At the very least, this will apply a 'many eyes' to some of the SSL code and so long as the ssh pruning isn't wholesale slash-and-burn that cutting it back may prove efficacious for two reasons.
Less code can be simpler code, with decreased likelihood of there being a bug due to complexity and interaction.
Getting rid of the special cases such as VMS and Windows also reduces the complexity.
At "10 dumb things users do that can mess up their computers" Debra Littlejohn Shinder brings up some interesting common failings. Lets look at her list, because I have a different take.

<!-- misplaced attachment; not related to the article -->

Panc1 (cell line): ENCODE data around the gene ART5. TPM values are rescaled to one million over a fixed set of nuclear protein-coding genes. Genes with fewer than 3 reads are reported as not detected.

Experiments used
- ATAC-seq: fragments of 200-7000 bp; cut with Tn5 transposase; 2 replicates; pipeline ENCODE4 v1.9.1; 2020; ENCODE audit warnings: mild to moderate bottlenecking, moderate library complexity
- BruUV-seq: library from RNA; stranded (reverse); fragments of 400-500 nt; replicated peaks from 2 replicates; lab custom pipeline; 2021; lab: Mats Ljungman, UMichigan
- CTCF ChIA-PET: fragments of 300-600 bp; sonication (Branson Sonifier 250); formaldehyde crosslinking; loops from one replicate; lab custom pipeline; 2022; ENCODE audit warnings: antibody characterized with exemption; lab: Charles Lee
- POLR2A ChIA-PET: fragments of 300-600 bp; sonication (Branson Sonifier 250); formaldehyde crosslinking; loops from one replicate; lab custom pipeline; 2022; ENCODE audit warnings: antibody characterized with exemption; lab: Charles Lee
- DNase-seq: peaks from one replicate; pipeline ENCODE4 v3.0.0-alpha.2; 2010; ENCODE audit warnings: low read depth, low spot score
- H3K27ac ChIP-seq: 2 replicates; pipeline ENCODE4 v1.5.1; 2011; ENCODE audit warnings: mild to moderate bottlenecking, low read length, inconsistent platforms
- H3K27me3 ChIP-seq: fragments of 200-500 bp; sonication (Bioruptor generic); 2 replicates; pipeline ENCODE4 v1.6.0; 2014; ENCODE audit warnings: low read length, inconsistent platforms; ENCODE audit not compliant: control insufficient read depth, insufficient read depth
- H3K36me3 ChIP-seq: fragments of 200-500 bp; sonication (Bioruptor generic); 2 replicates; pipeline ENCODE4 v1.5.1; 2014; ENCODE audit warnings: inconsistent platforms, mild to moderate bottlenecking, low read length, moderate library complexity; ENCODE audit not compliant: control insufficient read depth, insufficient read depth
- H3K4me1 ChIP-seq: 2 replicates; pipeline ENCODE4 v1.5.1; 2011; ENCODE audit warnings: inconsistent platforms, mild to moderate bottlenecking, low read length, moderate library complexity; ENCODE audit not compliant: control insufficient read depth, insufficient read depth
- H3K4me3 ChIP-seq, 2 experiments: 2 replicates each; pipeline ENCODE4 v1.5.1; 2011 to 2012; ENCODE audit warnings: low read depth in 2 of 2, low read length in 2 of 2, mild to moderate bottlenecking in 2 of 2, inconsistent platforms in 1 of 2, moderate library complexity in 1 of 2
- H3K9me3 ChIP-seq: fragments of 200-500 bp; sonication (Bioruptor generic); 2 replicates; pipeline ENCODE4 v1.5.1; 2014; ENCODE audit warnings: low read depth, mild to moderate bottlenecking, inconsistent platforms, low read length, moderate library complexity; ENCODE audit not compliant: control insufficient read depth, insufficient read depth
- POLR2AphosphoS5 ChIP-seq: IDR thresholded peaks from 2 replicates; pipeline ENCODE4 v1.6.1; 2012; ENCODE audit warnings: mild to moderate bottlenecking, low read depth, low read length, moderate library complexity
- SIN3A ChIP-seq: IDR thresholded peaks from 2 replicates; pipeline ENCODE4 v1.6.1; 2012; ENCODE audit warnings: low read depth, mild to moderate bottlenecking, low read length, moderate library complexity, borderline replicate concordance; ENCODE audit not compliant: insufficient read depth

#1: Plug into the wall without surge protection
#2: Surf the Internet without a firewall
#3: Neglect to run or update antivirus and anti-spyware programs
#4: Install and uninstall lots of programs, especially betas
#5: Keep disks full and fragmented
#6: Open all attachments
#7: Click on everything
#8: Share and share alike
#9: Pick the wrong passwords
#10: Ignore the need for a backup and recovery plan
Well, they seem interesting, but ...
The big "but" gets back to one of my favourite phrases:
Context Is Everything
Very simply, in my own context most of this is meaningless. It may well be in yours as well.